When it comes to natural beauty just minutes from the vibrant city center, McKinney Falls State Park is a genuine treasure.
History of McKinney Falls State Park
Archaeological evidence suggests that the first humans to inhabit the area could have lived there over 10,000 years ago. Although it’s unknown exactly which Native American tribes were first in the region, historians say that the occupying tribes might have become a part of the modern-day Tonkawa tribe. Furthermore, throughout the 17th and 18th centuries, a section of the El Camino Real de Los Tejas (The Royal Road of Texas) went through the current-day park.
The Namesake: Thomas F. McKinney
Born in Kentucky and settled in San Felipe de Austin, Thomas F. McKinney was one of Stephen F. Austin’s first 300 colonists. McKinney was elected senator and became a member of the historic first legislature in Austin. Around 1850, his laborers built his family’s homestead in the park alongside beautiful Onion Creek.
So how did McKinney’s settlement turn into what we now know as McKinney Falls State Park? After his death in 1873, McKinney’s widow, Anna, sold the estate to James Wood Smith. The Smith family then graciously donated the land to the State of Texas in 1973, making the property a part of the coveted Texas Parks and Wildlife system. McKinney Falls State Park was first opened to the public in 1976.
Things to Do at McKinney Falls
The diverse landscape of this State Park offers no shortage of outdoor recreational activities to choose from and experience, from bike trails to picnicking to bouldering and even geocaching!
Camping & Events
Whether you are craving a solo trip, a romantic getaway, or a family adventure, McKinney Falls State Park caters to it all. The park features 81 campsites, six updated cabins, a group hall, picnic tables, and a primitive youth camping area. They even host annual events and special programs for young nature-lovers.
Fishing & Swimming
With both Onion Creek and Williamson Creek flowing through the property, you can bet there are many great spots to cast your luck. Anglers will appreciate the variety of fish in the water, including rainbow trout, different species of bass, catfish, crappie, and sunfish.
Helpful tip: A fishing license is not necessary when you fish from a Texas State Park shore.
There is nothing better on a sizzling summer day than a dip in refreshing waters. McKinney Falls offers multiple spots to cool off and soak in the surroundings.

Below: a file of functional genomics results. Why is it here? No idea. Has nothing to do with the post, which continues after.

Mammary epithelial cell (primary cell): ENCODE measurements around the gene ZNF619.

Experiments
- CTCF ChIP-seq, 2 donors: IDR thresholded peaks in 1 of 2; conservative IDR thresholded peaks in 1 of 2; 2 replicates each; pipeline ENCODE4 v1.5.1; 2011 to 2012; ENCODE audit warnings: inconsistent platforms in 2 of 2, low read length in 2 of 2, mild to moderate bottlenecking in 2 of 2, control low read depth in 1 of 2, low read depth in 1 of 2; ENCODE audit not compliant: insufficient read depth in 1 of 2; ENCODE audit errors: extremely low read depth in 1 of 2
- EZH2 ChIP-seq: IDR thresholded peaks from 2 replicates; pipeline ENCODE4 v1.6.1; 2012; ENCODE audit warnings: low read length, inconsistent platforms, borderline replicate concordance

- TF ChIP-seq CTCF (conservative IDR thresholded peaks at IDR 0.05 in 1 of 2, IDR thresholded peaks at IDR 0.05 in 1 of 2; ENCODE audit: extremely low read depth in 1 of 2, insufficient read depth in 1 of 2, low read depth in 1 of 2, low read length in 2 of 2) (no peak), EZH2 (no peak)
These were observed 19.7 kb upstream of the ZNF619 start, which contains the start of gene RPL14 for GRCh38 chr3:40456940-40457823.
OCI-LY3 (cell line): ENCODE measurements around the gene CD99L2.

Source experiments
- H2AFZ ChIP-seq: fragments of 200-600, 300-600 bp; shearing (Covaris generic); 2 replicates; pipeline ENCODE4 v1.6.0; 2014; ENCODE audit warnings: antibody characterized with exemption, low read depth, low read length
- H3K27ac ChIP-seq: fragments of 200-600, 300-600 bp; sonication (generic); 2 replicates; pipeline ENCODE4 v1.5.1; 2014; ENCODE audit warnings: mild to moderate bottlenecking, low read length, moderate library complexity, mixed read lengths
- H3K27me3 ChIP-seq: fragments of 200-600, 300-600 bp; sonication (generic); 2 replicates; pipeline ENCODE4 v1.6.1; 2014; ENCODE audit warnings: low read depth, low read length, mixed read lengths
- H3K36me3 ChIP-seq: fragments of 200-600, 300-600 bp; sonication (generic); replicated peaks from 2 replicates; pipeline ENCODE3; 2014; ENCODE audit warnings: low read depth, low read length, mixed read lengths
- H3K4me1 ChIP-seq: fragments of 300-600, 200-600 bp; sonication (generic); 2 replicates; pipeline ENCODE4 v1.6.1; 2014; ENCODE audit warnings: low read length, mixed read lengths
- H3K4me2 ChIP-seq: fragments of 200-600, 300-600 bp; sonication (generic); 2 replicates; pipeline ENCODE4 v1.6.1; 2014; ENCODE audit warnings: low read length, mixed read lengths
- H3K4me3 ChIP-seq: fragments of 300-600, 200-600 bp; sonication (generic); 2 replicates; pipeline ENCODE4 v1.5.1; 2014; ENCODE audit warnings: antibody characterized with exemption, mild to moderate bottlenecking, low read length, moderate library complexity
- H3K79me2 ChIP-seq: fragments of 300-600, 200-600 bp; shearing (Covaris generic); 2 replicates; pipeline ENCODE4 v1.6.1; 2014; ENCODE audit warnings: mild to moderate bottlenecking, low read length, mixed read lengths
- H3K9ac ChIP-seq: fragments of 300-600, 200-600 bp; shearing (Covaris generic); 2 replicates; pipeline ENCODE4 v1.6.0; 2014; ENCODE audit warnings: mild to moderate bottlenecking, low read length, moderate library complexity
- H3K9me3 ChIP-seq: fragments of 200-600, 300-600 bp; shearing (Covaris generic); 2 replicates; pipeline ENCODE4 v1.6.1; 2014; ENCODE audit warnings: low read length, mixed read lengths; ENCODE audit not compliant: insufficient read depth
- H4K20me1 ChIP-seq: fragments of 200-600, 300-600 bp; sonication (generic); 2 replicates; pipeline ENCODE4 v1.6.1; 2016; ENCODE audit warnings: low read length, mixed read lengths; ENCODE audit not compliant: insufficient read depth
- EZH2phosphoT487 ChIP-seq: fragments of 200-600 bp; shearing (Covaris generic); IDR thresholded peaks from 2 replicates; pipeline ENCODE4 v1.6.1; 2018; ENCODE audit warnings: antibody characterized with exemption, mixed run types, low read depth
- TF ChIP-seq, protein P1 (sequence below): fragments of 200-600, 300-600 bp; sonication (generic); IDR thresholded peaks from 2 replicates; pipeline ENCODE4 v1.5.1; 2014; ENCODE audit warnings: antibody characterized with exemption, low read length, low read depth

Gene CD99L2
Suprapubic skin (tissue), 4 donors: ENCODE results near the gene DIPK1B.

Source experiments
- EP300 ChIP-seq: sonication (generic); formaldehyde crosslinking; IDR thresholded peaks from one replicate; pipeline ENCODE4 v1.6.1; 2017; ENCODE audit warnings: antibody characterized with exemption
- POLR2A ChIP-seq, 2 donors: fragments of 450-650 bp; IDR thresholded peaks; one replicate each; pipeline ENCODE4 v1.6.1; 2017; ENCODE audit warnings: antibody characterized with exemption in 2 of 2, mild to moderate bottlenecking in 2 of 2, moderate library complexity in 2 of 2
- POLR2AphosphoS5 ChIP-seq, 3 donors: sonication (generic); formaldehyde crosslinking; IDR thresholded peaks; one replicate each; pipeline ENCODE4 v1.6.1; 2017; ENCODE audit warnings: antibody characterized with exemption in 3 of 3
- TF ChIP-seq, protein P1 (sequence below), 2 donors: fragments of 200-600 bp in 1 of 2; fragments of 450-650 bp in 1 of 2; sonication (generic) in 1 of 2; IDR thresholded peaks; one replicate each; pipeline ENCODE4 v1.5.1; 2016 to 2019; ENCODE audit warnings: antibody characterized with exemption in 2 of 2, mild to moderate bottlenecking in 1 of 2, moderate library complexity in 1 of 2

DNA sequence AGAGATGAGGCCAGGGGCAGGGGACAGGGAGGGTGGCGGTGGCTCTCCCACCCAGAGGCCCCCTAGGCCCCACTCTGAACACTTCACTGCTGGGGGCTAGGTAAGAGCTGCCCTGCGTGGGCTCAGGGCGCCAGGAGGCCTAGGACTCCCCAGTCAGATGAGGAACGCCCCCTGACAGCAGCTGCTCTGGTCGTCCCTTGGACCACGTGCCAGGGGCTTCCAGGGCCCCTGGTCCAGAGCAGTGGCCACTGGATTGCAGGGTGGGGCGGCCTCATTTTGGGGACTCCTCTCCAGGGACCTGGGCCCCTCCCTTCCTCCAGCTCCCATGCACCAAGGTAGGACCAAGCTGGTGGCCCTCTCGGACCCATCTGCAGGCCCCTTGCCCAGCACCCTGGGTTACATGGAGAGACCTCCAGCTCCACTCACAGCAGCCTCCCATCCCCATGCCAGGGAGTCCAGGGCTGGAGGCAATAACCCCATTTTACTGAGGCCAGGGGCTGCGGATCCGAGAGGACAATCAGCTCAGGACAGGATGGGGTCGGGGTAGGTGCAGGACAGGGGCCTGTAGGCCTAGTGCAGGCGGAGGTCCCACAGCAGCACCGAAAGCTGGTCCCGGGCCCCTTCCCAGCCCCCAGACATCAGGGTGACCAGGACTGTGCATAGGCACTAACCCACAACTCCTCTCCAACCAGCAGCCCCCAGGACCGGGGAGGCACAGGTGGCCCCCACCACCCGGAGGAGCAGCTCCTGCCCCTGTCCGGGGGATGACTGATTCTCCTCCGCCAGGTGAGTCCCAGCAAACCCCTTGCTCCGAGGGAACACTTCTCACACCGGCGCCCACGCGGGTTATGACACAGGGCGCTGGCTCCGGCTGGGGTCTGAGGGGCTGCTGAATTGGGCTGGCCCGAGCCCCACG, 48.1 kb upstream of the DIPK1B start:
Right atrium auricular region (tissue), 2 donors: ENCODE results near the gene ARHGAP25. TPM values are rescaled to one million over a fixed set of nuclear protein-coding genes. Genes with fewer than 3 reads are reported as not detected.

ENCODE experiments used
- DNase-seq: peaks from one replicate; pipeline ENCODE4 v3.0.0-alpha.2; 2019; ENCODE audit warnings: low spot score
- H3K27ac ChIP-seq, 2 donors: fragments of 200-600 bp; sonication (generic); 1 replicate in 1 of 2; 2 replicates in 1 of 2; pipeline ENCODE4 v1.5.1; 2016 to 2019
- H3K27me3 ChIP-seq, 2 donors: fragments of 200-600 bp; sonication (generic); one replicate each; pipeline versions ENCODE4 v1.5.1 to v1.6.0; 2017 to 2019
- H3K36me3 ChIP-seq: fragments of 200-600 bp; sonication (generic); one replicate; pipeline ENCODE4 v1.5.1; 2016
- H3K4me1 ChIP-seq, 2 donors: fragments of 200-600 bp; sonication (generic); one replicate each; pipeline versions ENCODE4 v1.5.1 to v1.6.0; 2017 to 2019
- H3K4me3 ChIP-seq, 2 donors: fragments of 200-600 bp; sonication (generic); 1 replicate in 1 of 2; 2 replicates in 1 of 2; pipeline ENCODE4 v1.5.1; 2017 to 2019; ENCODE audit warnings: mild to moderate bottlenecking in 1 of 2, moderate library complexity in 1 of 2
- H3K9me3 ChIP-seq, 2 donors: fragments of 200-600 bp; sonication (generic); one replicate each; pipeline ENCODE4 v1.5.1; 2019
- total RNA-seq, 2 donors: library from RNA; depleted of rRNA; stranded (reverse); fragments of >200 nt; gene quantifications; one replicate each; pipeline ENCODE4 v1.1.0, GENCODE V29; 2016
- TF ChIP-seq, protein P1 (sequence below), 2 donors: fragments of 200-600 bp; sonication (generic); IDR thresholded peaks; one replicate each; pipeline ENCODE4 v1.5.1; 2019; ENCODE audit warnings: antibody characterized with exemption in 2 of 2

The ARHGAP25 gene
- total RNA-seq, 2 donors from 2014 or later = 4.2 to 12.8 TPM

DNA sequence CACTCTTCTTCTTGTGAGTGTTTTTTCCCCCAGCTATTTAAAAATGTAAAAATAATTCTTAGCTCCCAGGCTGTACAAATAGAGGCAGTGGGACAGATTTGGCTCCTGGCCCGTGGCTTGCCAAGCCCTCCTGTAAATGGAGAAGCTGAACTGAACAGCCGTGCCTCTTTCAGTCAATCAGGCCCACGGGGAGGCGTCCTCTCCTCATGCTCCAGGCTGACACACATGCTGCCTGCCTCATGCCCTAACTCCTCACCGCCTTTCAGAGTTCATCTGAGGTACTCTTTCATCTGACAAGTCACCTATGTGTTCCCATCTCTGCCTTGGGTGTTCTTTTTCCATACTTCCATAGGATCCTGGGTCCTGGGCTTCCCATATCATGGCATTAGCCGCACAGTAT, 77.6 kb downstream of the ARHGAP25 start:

Hiking & Biking
With nearly 9 miles of trails throughout the property, opportunities for hiking and mountain biking are plentiful. One of the most popular trails is the 2.8-mile Onion Creek Trail, which provides an improved surface alongside the creek before it meanders throughout the forest.
Easy-going hikers can enjoy a stroll through history on the 3.1-mile Homestead Trail, where you will witness the still-standing McKinney Homestead, Gristmill, and Horse Trainer’s Cabin. On the 0.6-mile Rock Shelter Trail, you will see the prehistoric natural refuge that was used by the Native inhabitants of the land.
For a family-friendly hiking trail, the half-mile Picnic Trail offers a wonderful view of the Lower Falls. If you are looking for more primitive hiking, take the 1.5-mile Flint Rock Loop Trail or the 1.1-mile Williamson Creek Overlook Trail. Depending on water levels, some of the trails may require low-river crossings.
Highlights of the Park
Upper Falls: Park next to the Smith Visitor Center and make the short walk to the Upper Falls, where you will find multiple chutes of water dropping into the limestone pool below. This is the prime spot to jump in if you are feeling extra adventurous.
Lower Falls: To reach the Lower Falls, navigate across the limestone bedrock, reminiscent of what the moon’s surface may look like. This is the place where Williamson Creek and Onion Creek flow together and cascade over a 15-foot limestone bench.
“Old Baldy”: One of the oldest bald cypress trees on public land in Texas, this famed tree is estimated to be more than 500 years old and stands in grandiose wonder at approximately 103 feet tall.
Wildflowers: If you have an opportunity to visit in the spring or early summer months, enjoy glorious views of the famous Texas wildflowers, including bluebonnets (the state flower), Indian blankets, and milk thistles.
Plan Your Visit
Wondering about bringing your kids or pets along for the journey? McKinney Falls State Park is definitely kid and pet friendly. However, please observe the rules regarding pets and keep them on a leash and out of the water.
The park is open daily from 8 a.m. to 10 p.m. with entrance fees of $6 per person for a day pass — children 12 and under are free.
As a friendly reminder, always respect our public lands and follow the posted guidelines for the park and picnic areas. Plan ahead and come prepared — bring plenty of water, use sun protection, and do your part to keep the park clean for future campers.
If your adventure sparks more wanderlust, check out other favorite camping spots in Texas or plan a road trip through the Lone Star State. There are endless possibilities to discover!
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